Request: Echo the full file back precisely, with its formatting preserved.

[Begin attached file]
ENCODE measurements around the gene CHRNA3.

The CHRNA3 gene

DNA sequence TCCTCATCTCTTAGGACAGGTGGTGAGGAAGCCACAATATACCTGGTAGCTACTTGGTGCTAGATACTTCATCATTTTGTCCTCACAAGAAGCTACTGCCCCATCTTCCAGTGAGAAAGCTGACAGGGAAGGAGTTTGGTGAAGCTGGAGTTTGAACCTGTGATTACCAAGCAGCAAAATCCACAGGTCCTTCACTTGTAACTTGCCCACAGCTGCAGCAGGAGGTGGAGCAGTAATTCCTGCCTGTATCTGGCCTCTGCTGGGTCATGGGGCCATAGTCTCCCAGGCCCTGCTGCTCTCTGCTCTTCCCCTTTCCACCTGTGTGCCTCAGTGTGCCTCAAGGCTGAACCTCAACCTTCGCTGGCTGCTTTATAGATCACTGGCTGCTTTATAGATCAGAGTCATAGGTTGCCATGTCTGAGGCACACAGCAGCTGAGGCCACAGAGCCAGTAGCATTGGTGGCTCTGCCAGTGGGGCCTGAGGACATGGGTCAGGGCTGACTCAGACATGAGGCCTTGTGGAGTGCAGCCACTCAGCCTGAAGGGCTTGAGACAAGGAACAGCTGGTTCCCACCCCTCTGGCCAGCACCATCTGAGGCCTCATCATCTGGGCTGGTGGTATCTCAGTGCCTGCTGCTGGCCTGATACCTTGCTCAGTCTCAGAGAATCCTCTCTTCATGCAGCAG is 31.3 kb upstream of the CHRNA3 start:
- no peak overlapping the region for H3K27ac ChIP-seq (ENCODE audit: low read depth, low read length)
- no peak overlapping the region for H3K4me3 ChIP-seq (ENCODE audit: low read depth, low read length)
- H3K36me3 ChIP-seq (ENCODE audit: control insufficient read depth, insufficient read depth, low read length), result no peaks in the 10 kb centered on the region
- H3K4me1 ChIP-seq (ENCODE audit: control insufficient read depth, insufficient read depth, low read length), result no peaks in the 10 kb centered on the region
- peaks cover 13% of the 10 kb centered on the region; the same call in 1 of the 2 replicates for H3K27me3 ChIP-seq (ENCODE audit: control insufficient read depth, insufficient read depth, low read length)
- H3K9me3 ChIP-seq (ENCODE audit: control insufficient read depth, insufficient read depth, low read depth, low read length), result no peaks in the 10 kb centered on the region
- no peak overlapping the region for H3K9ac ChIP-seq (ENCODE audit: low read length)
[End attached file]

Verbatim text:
ENCODE measurements around the gene CHRNA3.

The CHRNA3 gene

DNA sequence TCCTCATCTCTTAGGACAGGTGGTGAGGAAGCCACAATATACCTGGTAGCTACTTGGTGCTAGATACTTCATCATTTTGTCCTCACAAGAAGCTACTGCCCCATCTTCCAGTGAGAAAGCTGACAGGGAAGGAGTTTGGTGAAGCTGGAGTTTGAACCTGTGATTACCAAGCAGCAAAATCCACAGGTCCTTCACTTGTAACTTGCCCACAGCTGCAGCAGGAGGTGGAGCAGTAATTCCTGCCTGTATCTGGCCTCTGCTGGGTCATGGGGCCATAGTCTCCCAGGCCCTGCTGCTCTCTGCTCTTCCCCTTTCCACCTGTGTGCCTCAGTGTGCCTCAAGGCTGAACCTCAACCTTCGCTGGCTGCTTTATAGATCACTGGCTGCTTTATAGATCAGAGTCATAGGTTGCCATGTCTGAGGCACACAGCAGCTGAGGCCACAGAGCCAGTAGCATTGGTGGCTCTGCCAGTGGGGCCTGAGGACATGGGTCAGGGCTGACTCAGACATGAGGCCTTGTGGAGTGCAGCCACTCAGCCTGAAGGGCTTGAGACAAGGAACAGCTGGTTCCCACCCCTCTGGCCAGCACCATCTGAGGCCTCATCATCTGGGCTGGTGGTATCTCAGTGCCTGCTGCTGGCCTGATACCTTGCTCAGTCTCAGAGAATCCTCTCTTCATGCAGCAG is 31.3 kb upstream of the CHRNA3 start:
- no peak overlapping the region for H3K27ac ChIP-seq (ENCODE audit: low read depth, low read length)
- no peak overlapping the region for H3K4me3 ChIP-seq (ENCODE audit: low read depth, low read length)
- H3K36me3 ChIP-seq (ENCODE audit: control insufficient read depth, insufficient read depth, low read length), result no peaks in the 10 kb centered on the region
- H3K4me1 ChIP-seq (ENCODE audit: control insufficient read depth, insufficient read depth, low read length), result no peaks in the 10 kb centered on the region
- peaks cover 13% of the 10 kb centered on the region; the same call in 1 of the 2 replicates for H3K27me3 ChIP-seq (ENCODE audit: control insufficient read depth, insufficient read depth, low read length)
- H3K9me3 ChIP-seq (ENCODE audit: control insufficient read depth, insufficient read depth, low read depth, low read length), result no peaks in the 10 kb centered on the region
- no peak overlapping the region for H3K9ac ChIP-seq (ENCODE audit: low read length)